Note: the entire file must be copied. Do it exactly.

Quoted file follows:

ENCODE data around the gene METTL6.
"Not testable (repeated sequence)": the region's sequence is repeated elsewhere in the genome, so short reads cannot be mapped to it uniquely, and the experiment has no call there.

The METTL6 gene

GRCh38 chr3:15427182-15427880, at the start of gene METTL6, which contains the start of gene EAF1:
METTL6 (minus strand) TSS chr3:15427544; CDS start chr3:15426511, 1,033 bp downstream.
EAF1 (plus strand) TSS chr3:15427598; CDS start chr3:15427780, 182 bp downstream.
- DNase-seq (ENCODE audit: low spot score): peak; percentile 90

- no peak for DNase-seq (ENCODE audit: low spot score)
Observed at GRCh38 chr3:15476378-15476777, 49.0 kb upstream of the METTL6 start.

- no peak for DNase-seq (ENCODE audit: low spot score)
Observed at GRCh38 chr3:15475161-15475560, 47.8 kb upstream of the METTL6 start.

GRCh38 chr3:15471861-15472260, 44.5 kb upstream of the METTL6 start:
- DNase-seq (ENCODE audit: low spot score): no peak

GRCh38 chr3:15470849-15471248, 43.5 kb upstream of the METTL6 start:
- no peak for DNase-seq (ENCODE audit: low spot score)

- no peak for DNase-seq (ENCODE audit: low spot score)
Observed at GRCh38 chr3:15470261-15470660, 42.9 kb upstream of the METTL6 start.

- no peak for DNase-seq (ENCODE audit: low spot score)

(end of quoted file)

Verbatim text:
ENCODE data around the gene METTL6.
"Not testable (repeated sequence)": the region's sequence is repeated elsewhere in the genome, so short reads cannot be mapped to it uniquely, and the experiment has no call there.

The METTL6 gene

GRCh38 chr3:15427182-15427880, at the start of gene METTL6, which contains the start of gene EAF1:
METTL6 (minus strand) TSS chr3:15427544; CDS start chr3:15426511, 1,033 bp downstream.
EAF1 (plus strand) TSS chr3:15427598; CDS start chr3:15427780, 182 bp downstream.
- DNase-seq (ENCODE audit: low spot score): peak; percentile 90

- no peak for DNase-seq (ENCODE audit: low spot score)
Observed at GRCh38 chr3:15476378-15476777, 49.0 kb upstream of the METTL6 start.

- no peak for DNase-seq (ENCODE audit: low spot score)
Observed at GRCh38 chr3:15475161-15475560, 47.8 kb upstream of the METTL6 start.

GRCh38 chr3:15471861-15472260, 44.5 kb upstream of the METTL6 start:
- DNase-seq (ENCODE audit: low spot score): no peak

GRCh38 chr3:15470849-15471248, 43.5 kb upstream of the METTL6 start:
- no peak for DNase-seq (ENCODE audit: low spot score)

- no peak for DNase-seq (ENCODE audit: low spot score)
Observed at GRCh38 chr3:15470261-15470660, 42.9 kb upstream of the METTL6 start.

- no peak for DNase-seq (ENCODE audit: low spot score)